by Ben P. Duck
This is a very emotional episode, which demonstrates just how effectively that they have invested us in the characters. They did something pretty typical for T.V. in their focus on Greggs throughout, leading up to the final scenes. That said I will be honest that it was still a surprise when it turned out as it did.
I think that is because, unlike other shows that have a character in focus for only long enough to get us invested and then BANG, The Wire has given us those character moments for multiple characters (even minor characters) in every episode. In retrospect it was clear who the Cost would be extracted from but it wasn’t as I watched it (okay maybe I am a bit dull).
If Kima was half the focus of this episode then the other half of the episode was Bubbles and his struggle to get clean and stay clean. This episode had Bubs poised to turn the corner, and Kima (against her professional interests) ready to help. Walon is right though, and has been all season, any recovery from the depths of this kind of addiction is not going to be a quick or pretty one. We are again seeing a parallel between the street and the police where an individual has to be incredibly strong, but really cannot be strong enough to go it alone.
A small but noteworthy development, I asked a episode or two back whether Phelan had the juice to just keep pushing the case even when others wanted to see it ended. We begin to see the potential political cost for the judge in this episode as he is apparently dropped from the Democratic ticket for his actions. It’s worth noting that being off the Democratic ticket in Baltimore is a little like running as the Green Party candidate in Commerce, Texas (you could get elected but the odds aren’t really running for you). So, Phelan is not untouchable either.
The ending also points up something very important about both the police and the criminals. Neither side, despite their posturing, has much interest in doing serious violence to the other. You have to go all the way back to the near-blinding Kevin Johnson in episode 2 to see any lasting damage from violence between the police and the criminals, and that generated immediate and potentially serious consequences. Virtually every other interaction, including rough arrests and a couple of police brutality incidents, had a ritualized quality where both sides know just how far things can go and because of this demonstrate a cavalier lack of concern at the violence. It again points up that in very real ways that the game is a game, except of course in this episode when it clearly is not.
Bits and Pieces
This was another hungry episode (I swear there are weeks where you can just tell the producers were too hungry to concentrate). A couple of Chesapeake Bay favorites were featured: Faidley’s crab cakes which can be had in Lexington Market in downtown Baltimore just up the street from the University of Maryland Hospital. Probably the best crab cakes in a state which is completely obsessed with them.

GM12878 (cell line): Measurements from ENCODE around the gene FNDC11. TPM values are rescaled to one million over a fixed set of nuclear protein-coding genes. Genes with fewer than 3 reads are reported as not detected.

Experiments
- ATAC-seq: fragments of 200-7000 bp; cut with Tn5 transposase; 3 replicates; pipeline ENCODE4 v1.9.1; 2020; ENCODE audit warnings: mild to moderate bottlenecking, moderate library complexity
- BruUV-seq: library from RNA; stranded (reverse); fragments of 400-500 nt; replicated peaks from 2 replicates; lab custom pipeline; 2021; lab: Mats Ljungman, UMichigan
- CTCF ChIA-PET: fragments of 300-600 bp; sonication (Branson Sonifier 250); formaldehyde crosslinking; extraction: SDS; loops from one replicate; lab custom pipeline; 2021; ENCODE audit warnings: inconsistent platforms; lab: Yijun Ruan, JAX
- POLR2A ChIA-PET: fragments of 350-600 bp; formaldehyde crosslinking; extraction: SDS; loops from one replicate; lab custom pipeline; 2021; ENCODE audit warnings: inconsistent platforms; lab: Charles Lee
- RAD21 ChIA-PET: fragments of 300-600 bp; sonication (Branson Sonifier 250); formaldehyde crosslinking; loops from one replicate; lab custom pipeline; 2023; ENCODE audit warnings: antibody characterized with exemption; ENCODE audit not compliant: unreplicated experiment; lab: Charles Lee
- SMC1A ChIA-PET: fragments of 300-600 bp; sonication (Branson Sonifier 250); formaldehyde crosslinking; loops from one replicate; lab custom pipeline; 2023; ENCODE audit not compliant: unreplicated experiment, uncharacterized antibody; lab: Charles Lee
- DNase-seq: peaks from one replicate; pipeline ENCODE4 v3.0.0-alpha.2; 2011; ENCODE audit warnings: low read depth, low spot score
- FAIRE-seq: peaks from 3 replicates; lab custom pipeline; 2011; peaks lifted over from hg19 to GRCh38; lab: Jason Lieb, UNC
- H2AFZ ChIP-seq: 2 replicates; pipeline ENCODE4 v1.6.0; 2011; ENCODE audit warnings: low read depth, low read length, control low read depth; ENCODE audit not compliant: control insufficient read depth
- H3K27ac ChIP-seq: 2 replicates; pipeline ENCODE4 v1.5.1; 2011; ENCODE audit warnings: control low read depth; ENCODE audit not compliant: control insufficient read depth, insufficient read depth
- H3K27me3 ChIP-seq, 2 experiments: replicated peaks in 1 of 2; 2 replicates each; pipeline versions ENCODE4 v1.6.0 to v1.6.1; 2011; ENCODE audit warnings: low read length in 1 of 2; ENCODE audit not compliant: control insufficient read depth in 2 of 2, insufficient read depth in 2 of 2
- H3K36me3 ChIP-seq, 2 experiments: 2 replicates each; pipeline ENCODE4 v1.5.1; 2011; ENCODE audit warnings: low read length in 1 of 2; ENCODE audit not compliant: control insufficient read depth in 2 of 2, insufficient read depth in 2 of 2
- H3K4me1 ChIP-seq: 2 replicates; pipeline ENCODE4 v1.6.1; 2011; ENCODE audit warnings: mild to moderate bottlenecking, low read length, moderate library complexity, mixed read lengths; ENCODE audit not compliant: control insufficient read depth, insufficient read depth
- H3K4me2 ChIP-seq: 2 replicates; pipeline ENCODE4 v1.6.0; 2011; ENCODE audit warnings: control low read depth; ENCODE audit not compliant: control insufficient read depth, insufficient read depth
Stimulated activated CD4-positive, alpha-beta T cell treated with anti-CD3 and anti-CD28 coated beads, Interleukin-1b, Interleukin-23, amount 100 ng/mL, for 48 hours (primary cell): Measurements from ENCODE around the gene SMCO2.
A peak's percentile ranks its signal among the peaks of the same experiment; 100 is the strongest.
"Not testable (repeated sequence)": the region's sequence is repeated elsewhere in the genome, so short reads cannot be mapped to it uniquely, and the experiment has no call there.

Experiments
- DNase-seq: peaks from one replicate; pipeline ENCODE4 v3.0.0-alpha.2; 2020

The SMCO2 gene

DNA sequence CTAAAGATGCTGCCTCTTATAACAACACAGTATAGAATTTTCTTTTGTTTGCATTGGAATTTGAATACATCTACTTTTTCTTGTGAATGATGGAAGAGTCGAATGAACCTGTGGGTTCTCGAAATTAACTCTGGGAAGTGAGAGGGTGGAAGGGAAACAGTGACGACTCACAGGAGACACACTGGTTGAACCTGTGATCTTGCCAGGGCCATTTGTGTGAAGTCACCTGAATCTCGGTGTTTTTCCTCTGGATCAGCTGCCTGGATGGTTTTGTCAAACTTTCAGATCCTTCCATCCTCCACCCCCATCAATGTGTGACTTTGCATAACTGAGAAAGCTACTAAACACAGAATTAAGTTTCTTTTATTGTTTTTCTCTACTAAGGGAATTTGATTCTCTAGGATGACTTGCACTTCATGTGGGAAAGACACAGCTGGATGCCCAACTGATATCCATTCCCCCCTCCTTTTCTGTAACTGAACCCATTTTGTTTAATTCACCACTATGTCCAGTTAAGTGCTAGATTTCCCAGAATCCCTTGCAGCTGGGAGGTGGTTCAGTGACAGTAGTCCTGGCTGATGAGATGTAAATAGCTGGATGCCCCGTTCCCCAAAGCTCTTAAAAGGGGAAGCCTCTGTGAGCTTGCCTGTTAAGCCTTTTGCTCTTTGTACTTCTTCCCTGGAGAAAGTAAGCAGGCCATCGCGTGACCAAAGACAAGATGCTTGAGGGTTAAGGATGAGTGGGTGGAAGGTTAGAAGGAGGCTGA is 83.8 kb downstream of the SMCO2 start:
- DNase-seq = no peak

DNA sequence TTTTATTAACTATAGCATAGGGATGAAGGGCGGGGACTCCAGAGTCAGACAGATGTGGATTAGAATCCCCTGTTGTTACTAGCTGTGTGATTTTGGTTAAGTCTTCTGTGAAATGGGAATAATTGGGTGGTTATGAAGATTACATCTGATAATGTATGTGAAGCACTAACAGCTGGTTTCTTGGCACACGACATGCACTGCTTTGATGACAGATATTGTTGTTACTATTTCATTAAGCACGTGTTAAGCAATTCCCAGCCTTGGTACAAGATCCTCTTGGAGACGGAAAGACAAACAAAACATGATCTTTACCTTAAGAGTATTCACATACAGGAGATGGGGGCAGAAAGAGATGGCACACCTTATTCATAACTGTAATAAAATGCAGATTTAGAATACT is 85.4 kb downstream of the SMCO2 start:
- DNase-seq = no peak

And then he dropped the bracelets... – Greggs
(This episode’s epigraph, which I like to think, is nicely counterpointed by the quote I used to begin this review. The story is about a world, that of the police, where you have to be strong enough to go it alone, but one where your partners are standing by. It’s particularly powerful given how the episode ends. Here’s the extended quote)
We chased this purse-snatcher up into these apartments… shit, I ain't even no police yet. You know? I'm just a trainee. And I'm alone. Anyway, I mean, I don't know how, but I find the guy. So I catch him and I hold onto him and I manage to get my radio. We in the middle of this parking lot and we're rolling around and shit, and this motherfucker's steady kicking my ass trying to get away. And I look over and I see these black patents and these uniform blue pants. I look up, and it's Charlie Smoot. Charlie, fucking, Smoot. You know, this guy's a legend. He looks down at me and he smiles, you know, real quiet-like. And he drops his cuffs. He says, “Here you go, rook.” That's all he says, ”Here you go, rook.” And then he dropped the bracelets and walked away. I mean, I know you don't like it. But shit, I was proud.
(and here is the extended version of Bubs and Walon’s conversation)
Walon: Look, forgiveness from other folks is good, but ain't nothin' but words comin' at you from outside. You want to kick this shit, you got to forgive your own self. Love yourself some, brother. And then drag your sorry ass to some meetings.
Walon: What the fuck do you wanna hear? That you're strong enough to do this by yourself? Gettin' clean's the easy part. And then comes life.
(Oh Orlando, you really never were that bright)
McNulty: So what's the name of your fish?
Wiggins: Wendell O, "O" as in "Oh, shit I tried to buy from a State Police", Blocker.
(Proposition Joe, though, he seems to be)
Proposition Joe: I'm doing like one of them marriage counselors. Charge by the hour to tell some fool he need to bring some flowers home. Then charge another hour telling the bitch she oughta suck some cock every little once in a while. You know, keep a marriage strong like that.
(and just because it needed to be said)
Judge Phelan: McNulty, I hold you in contempt!
McNulty: Who doesn't?
3 of 4 Rolls of duct tape (Much of it was only excellent, the end was really great)